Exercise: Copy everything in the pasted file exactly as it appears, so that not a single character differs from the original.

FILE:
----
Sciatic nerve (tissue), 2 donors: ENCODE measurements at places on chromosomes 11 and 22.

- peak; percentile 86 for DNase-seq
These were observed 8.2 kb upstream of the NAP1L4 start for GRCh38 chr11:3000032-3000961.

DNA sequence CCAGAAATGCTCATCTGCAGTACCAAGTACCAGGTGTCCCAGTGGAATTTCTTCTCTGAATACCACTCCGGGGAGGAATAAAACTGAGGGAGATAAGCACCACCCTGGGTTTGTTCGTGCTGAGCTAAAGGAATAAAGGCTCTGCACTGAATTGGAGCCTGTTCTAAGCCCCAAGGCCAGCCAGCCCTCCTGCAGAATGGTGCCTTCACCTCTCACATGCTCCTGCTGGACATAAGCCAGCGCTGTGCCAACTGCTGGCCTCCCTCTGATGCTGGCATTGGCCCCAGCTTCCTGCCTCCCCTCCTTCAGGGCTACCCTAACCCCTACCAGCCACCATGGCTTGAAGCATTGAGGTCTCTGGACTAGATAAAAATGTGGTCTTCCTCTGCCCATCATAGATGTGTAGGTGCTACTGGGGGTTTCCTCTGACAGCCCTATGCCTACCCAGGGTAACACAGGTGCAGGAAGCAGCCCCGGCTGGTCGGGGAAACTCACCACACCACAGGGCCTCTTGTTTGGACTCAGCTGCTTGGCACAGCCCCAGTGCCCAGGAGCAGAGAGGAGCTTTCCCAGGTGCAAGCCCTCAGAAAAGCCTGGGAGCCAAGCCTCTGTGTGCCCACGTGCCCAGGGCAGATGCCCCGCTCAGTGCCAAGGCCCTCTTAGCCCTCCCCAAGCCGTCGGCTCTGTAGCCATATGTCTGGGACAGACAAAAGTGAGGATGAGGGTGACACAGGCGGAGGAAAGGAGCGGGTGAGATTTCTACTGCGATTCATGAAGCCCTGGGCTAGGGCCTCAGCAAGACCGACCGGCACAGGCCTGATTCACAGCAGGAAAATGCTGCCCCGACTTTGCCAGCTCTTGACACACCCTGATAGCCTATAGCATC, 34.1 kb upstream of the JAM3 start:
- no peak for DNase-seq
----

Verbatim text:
Sciatic nerve (tissue), 2 donors: ENCODE measurements at places on chromosomes 11 and 22.

- peak; percentile 86 for DNase-seq
These were observed 8.2 kb upstream of the NAP1L4 start for GRCh38 chr11:3000032-3000961.

DNA sequence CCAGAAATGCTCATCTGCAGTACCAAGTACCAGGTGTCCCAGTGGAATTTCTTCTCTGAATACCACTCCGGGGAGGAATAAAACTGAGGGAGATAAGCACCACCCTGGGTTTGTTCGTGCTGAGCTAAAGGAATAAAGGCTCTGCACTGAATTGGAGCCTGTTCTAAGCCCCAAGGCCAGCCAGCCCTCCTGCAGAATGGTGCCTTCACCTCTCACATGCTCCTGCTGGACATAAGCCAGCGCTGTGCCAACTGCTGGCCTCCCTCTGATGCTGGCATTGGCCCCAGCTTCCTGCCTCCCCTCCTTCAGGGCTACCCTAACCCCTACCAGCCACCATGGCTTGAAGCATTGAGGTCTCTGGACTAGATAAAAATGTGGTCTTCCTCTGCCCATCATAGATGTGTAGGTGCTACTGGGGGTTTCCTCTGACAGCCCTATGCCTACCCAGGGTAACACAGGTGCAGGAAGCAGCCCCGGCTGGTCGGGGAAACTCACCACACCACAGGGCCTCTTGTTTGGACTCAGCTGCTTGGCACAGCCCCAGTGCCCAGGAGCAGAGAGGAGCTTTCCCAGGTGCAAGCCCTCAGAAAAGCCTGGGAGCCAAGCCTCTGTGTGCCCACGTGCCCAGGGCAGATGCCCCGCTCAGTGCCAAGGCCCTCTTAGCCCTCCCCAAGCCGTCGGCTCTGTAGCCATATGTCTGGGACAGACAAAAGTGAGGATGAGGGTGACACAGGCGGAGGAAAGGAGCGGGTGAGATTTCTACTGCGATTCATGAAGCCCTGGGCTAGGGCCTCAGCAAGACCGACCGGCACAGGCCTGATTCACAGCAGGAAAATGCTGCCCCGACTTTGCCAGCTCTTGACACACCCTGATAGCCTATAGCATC, 34.1 kb upstream of the JAM3 start:
- no peak for DNase-seq